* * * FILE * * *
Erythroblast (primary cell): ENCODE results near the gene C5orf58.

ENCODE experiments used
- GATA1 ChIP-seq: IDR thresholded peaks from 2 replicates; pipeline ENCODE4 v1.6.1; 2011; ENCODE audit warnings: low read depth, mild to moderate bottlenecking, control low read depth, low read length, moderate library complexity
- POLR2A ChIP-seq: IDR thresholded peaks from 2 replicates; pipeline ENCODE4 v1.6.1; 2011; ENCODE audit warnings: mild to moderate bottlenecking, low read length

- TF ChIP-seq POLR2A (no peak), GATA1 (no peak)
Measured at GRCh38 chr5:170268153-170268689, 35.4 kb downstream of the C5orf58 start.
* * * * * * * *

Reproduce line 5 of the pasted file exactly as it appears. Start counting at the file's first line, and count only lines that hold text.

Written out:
- TF ChIP-seq POLR2A (no peak), GATA1 (no peak)